What to Expect If You Get COVID While Traveling Abroad

Middle school science teacher Stefanie Guggenheim was set to fly home to Illinois from a weeklong family vacation through Spain — a last hurrah before the school year would start.

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As all passengers must do before entering the U.S. from abroad, she and her family took a rapid COVID-19 test in Barcelona the day before their flight in August. Her dad’s test came back negative. Her sister’s test came back negative. Hers was positive.

“The lady issuing our tests gave them their clearance forms,” says Guggenheim, who was vaccinated at the time. “She looked at me and simply said, ‘10 days.’ I was in shock.”

That evening wasn’t the last hurrah in Spain she expected. Instead, she rushed to reschedule her flight while her family purchased supplies to get her through the unanticipated quarantine. And the next day, her family returned to the U.S., leaving 27-year-old Guggenheim alone in a hotel room with no human interaction for 10 days, aside from the knock on the door from someone delivering food.

What followed was a crash course in what happens if you test positive for COVID-19 while traveling abroad.

What happens when you test positive

The cost of getting COVID-19 abroad — and the process of dealing with it — can vary by country, and often even by region.

Guggenheim lucked out (as much as one could when testing positive) because she was in Barcelona, which operates specific “health hotels” for people required to self-isolate. The Spanish government covered the cost of her hotel, which was a small room with a twin bed and mini balcony overlooking the street below. If she had needed to foot the bill, a 10-day stay could have easily cost her more than $800, according to a NerdWallet analysis of a dozen hotel stays at budget properties in Barcelona (and that doesn’t even account for the cost of food).

Similarly, traveler Rollie Peterkin, who tested positive back in January 2021, had a similar fortuitous moment. Peterkin, who was bound for Turkey with a stopover in the U.S., tested positive the day before he was set to depart Costa Rica.

Costa Rica requires unvaccinated tourists to purchase travel insurance. While he has since been vaccinated, he was not at the time. And so — while Peterkin typically never purchases travel insurance — he forked over roughly $30 for it.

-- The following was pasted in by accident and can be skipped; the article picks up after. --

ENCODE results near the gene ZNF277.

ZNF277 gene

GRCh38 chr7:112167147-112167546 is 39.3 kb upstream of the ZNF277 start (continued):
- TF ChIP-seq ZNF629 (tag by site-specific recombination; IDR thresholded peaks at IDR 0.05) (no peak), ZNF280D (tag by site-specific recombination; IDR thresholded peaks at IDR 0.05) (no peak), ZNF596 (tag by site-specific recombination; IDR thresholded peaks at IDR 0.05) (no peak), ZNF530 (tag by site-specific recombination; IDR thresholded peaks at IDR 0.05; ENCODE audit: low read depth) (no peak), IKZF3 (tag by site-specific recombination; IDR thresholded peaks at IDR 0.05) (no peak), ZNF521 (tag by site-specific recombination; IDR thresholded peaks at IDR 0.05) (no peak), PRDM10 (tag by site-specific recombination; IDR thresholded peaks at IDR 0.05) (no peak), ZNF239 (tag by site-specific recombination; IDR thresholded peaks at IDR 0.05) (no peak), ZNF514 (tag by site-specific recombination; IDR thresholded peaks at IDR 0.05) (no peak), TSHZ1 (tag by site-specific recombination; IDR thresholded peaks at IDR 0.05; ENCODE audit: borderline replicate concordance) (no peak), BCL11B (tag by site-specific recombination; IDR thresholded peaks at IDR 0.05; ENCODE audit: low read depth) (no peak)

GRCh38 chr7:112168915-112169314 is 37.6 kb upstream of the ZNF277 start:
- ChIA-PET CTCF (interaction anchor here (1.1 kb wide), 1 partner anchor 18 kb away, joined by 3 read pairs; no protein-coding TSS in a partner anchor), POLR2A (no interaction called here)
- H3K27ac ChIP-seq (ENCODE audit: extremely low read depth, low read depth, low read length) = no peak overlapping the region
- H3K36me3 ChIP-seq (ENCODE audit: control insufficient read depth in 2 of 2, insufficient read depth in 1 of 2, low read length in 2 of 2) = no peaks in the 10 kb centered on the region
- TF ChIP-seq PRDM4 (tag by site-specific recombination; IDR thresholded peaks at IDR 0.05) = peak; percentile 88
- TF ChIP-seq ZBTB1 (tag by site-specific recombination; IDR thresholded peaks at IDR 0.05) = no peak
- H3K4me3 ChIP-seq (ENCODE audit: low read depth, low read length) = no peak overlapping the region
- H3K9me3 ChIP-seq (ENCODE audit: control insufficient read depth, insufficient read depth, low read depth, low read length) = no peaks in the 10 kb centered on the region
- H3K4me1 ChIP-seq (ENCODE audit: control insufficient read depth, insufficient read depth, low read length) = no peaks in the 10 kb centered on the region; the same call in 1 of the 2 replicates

But he wasn’t sure what would get reimbursed (if anything), so Peterkin said he still tried to keep costs down rather than order nice meals and stay at luxury hotels during his quarantine.  While he submitted about $2,000 worth of receipts, he said he was thankful to get a $1,000 check back from his insurance company, eventually.

Here are some of the challenges that Guggenheim and Peterkin encountered given their extended stays:


Because the government covered room and board, Guggenheim’s stay in Spain had few expenses aside from the hotel’s laundry service.

Lodging was more challenging for Peterkin, who was staying at a hostel. The hostel owner asked him to leave after learning about the positive test, so Peterkin scrambled to find lodging that would accept him and ultimately found a vacation rental. With no laundry detergent, he defaulted to doing laundry in the sink with dish soap.

What to expect: Obviously costs will vary by location, but it isn’t unreasonable to expect to pay at least $100 a night at budget hotels if you have to extend your stay. This could be upwards of $1,000 over the course of 10 nights.


Guggenheim, who is vegan, said she was impressed that her hotel even provided meat-free meals. Guggenheim said she doesn’t recall the food quality because by day three of quarantine, she lost her sense of smell.

Given that he was in a vacation rental, Peterkin relied on a food delivery service. He typically ordered just two meals a day to reduce delivery fees.

What to expect: It’s not unreasonable to expect to pay $15-$20 per delivered meal while you’re in quarantine. So you’ll need to factor in several hundred dollars for food.


Guggenheim anticipated a work-free vacation and didn’t bring a laptop. But given her impending lonely quarantine, her family purchased her a laptop